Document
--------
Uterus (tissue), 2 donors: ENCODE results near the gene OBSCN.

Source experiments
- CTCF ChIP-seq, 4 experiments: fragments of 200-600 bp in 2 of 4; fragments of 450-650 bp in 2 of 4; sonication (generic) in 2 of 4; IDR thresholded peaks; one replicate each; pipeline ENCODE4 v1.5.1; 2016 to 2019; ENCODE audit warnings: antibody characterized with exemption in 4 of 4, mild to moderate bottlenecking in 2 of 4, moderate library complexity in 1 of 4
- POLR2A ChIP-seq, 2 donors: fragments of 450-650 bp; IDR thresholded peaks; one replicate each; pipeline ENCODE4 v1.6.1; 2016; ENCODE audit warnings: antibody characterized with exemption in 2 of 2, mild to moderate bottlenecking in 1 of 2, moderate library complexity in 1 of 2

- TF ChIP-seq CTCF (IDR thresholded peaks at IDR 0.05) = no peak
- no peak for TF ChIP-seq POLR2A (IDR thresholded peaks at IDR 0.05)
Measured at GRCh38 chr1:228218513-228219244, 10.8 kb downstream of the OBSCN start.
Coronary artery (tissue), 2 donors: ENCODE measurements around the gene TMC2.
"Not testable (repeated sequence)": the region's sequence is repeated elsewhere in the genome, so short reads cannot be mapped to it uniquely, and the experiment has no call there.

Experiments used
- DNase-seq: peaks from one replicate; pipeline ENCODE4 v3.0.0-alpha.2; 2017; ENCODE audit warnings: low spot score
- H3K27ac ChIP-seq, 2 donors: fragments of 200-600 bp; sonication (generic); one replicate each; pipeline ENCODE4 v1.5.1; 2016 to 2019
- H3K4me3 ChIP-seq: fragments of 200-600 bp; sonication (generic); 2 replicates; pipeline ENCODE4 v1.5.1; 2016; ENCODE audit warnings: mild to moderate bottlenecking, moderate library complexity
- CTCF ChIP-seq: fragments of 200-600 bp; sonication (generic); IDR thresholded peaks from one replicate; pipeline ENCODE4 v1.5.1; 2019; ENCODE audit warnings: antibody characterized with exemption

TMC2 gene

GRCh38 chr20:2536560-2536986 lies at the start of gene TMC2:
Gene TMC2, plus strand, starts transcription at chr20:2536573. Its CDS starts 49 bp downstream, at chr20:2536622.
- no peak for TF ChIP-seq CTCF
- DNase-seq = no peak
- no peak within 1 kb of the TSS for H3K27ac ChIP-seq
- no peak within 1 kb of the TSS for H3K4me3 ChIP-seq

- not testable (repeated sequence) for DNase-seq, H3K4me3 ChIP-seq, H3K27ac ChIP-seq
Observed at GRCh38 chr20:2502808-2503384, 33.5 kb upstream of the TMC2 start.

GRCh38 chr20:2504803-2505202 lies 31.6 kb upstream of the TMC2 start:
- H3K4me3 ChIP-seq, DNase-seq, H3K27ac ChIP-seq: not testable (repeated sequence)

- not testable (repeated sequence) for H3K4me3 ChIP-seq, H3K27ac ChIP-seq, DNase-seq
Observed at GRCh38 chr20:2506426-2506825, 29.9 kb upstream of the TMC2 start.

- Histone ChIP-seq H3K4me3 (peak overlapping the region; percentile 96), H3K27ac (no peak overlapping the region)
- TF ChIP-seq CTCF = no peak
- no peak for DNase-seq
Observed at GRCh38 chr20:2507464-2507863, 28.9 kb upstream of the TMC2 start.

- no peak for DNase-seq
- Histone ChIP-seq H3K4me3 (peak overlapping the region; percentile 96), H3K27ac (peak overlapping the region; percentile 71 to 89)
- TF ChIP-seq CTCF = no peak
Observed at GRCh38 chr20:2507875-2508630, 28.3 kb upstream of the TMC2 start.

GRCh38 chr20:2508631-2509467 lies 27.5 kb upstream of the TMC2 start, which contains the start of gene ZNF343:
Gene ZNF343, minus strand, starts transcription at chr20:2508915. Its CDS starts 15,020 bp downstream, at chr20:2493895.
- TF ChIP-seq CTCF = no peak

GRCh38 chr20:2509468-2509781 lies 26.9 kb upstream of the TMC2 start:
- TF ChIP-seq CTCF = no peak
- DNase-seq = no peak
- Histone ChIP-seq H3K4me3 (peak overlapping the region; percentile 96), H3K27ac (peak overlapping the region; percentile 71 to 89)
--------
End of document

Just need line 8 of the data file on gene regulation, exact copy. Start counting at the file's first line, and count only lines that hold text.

Coronary artery (tissue), 2 donors: ENCODE measurements around the gene TMC2.